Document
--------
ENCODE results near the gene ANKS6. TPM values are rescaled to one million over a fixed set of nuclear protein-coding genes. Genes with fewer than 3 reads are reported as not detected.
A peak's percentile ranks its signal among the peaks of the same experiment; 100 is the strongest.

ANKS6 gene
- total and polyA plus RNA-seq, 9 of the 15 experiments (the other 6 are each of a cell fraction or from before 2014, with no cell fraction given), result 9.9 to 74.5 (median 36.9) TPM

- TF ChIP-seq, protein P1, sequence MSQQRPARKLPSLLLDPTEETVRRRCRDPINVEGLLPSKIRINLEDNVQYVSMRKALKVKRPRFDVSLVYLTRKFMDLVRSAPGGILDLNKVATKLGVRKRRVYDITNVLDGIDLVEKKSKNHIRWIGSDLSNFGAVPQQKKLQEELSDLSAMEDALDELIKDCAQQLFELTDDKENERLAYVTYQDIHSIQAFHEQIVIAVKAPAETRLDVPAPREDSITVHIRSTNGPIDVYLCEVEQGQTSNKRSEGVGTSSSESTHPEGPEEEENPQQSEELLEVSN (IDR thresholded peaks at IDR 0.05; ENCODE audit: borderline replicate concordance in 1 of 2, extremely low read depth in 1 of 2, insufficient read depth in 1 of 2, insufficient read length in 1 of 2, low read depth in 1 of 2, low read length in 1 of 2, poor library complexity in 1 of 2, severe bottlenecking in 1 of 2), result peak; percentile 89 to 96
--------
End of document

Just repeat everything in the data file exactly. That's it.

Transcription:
ENCODE results near the gene ANKS6. TPM values are rescaled to one million over a fixed set of nuclear protein-coding genes. Genes with fewer than 3 reads are reported as not detected.
A peak's percentile ranks its signal among the peaks of the same experiment; 100 is the strongest.

ANKS6 gene
- total and polyA plus RNA-seq, 9 of the 15 experiments (the other 6 are each of a cell fraction or from before 2014, with no cell fraction given), result 9.9 to 74.5 (median 36.9) TPM

- TF ChIP-seq, protein P1, sequence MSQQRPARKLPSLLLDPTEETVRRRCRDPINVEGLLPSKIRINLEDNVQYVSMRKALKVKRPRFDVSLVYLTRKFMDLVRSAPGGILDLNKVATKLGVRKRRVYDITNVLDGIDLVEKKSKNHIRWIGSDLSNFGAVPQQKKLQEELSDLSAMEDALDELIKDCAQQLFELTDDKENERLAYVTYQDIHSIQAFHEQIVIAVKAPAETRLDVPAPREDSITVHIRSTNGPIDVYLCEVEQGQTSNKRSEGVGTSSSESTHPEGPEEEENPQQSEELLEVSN (IDR thresholded peaks at IDR 0.05; ENCODE audit: borderline replicate concordance in 1 of 2, extremely low read depth in 1 of 2, insufficient read depth in 1 of 2, insufficient read length in 1 of 2, low read depth in 1 of 2, low read length in 1 of 2, poor library complexity in 1 of 2, severe bottlenecking in 1 of 2), result peak; percentile 89 to 96